A .38 SPL revolver (especially a snubbie) is generally easy to conceal and makes a solid back-up weapon.
.357 Smith & Wesson Magnum
Despite the number differences, the design of the .357 Magnum cartridge (also known as .353 Casull and 9x33mmR) was based on the .38 SPL. Both cartridges use projectiles that measure .357 inches in diameter.
The .357 Magnum was developed specifically for law enforcement during the American “Gangster Era” that followed World War I. Police officers needed a cartridge capable of penetrating thick steel car bodies and the early ballistic vests often used by the professional bank robbers of the day. To achieve the goal, ammo manufacturer Smith & Wesson lengthened the .38 Special case by ⅛ of an inch and loaded the cartridge to produce higher pressures.
The original .357 Magnum design featured a bullet with a large, flat nose. With higher pressures and a non-deforming bullet, the .357 Magnum accomplished effective penetration, even on tough shooting targets. The original design also makes the .357 Magnum a great choice for hunting and target shooting.
Modern shooters can find .357 Magnum ammunition made with almost every bullet style under the sun, including hollow points, FMJs, and traditional flat nose (FN) bullets.
Handguns chambered in .357 Magnum can also safely shoot .38 Special cartridges. However, the reverse is not true.
.40 Smith & Wesson
In the early 1990s, the .40 S&W became the standard issue duty gun for law enforcement organizations across the country. However, the .40 S&W is rapidly losing favor in the law enforcement sphere and has been mostly replaced by 9mm Parabellum.
The .40 S&W cartridge is basically a shortened version of the 10mm Auto. Like the 10mm, the .40 S&W fires a .40 caliber projectile. However, it fires that projectile at a reduced velocity compared to standard 10mm.
.40 S&W is known to produce some pretty snappy recoil, which can be difficult for some shooters to control. This cartridge is most commonly used for personal protection. However, it is also sometimes used for hunting and target competition.
First introduced in 1983, the 10mm Auto cartridge was developed by the legendary Jeff Cooper (who also fathered the Modern Technique of the Pistol and penned The Four Basic Rules for Gun Safety). Originally called the .40 Super, this cartridge was designed to produce flatter trajectories and provide a longer effective range than the .45 ACP, while delivering more terminal energy transfer than 9mm.
The case of Cooper’s 10mm Auto was derived from the .30 Remington rifle cartridge, with the case cut down and straightened to accept a hefty .40 caliber bullet.
Although .40 S&W and 10mm cartridges both fire .40-caliber rounds, the projectiles used in 10mm ammo are usually longer and heavier than the bullets used in .40 S&W. With a longer case, 10mm Auto also holds more powder. As a result, 10mm produces significantly faster velocities than .40 S&W loads.
It takes a lot of power to push those heavy projectiles downrange at such impressive speeds. It should come as no surprise that 10mm Auto produces some pretty heinous recoil. This isn’t a cartridge you want to use for a long day of casual, recreational plinking.
Although the 10mm Auto has had some law enforcement use, it has been mostly abandoned due to its excessive recoil.
The 10mm Auto is one of the few rimless semi-auto cartridges that can be legally used to hunt whitetails in almost all 50 states. The cartridge is also a favorite for hunters pursuing large and dangerous game.
.44 Remington Magnum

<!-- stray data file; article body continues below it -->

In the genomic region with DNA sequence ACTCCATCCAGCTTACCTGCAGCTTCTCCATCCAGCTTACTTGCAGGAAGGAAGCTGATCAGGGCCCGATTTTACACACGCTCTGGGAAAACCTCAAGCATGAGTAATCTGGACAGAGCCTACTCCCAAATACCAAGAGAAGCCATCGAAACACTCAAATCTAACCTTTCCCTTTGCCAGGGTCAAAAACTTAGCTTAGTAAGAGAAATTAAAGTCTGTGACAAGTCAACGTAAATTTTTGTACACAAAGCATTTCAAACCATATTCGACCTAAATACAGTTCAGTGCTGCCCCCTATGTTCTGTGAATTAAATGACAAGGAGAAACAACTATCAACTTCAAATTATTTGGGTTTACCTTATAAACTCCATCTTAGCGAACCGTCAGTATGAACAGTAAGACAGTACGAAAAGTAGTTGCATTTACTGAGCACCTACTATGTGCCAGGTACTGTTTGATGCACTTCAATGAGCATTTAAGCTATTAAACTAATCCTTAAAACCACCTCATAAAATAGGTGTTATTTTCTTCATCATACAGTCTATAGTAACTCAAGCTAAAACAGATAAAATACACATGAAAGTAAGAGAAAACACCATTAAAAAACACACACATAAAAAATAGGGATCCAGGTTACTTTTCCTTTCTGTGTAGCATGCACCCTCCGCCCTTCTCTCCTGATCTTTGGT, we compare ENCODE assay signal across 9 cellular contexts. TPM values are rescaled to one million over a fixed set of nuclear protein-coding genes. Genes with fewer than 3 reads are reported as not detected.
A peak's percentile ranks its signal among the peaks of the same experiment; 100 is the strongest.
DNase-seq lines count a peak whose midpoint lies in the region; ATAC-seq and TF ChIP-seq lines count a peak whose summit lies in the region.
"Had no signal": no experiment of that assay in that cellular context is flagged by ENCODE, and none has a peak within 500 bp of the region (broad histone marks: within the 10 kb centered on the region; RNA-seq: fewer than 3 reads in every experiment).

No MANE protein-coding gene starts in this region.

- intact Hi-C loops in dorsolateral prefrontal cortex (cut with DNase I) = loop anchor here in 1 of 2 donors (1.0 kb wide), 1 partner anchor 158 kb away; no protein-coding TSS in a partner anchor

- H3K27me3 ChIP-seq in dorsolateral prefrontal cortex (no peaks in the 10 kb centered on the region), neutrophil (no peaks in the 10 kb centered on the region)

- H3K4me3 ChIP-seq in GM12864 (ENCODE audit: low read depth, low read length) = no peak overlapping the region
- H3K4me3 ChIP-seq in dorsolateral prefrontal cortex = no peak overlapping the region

The .44 Remington Magnum is more commonly called “44 Magnum.” The cartridge is based on the .44 Special case, only longer and loaded for increased pressure and faster velocities.
Designed in the 1950s, the .44 Magnum is a dual-purpose cartridge that can be used in both handguns and rifles. A popular choice for handgun hunters, .44 Magnum is perfectly capable of dropping elk-size game. The cartridge was even used by American publisher, Robert E. Petersen, to harvest a 1500-pound polar bear with his Smith & Wesson Model 29 revolver.
The .44 Magnum gained major popularity after its appearance in the Dirty Harry films. However, .44 Magnum handguns make pretty beastly duty weapons. As such, they are mostly used for hunting.
The .45 ACP (sometimes called .45 Automatic Colt Pistol or .45 Auto) was designed by the legendary John Moses Browning. The cartridge is most often associated with Browning’s iconic Colt Model 1911.
The Colt 1911, along with the .45 ACP cartridge, served US military troops through two world wars, Korea, Vietnam, and most of the Cold War. It was eventually replaced by the Beretta M9 (which is chambered for 9mm Parabellum) in 1985. However, .45 ACP is still widely used by America’s elite fighting soldiers. It also remains a popular choice for civilian home and personal defense.
The .45 ACP fires large, heavy bullets at fairly fast velocities, which results in some solid recoil. However, since most .45 pistols are also pretty hefty, much of the recoil is absorbed by the weapon. Many shooters actually claim the recoil produced by .40 S&W is more intense than the recoil produced by the larger .45 ACP.
The .45 ACP is an adequate hunting round. However, they are more appropriate for small to medium game and varmints. Save the elk for the .44 Magnum.
Wrapping It Up
Whether you’re gearing up for serious competition, self-defense, hunting, or target shooting, the handgun caliber and cartridge you choose, when combined with the right handgun scope or red dot can make or break your shooting experience. While we have included the most popular handgun cartridges, this is by no means an exhaustive list. There are literally hundreds of other handgun cartridges in production today.
We’ve tried to cover all of the basics. However, the information in this article is definitely simplified. This was necessary for reasons of space as well as to keep things uncomplicated for readers new to handguns and ammunition. Consider this simply an introduction. If you want to know more, be sure to check out our in-depth ammo reviews.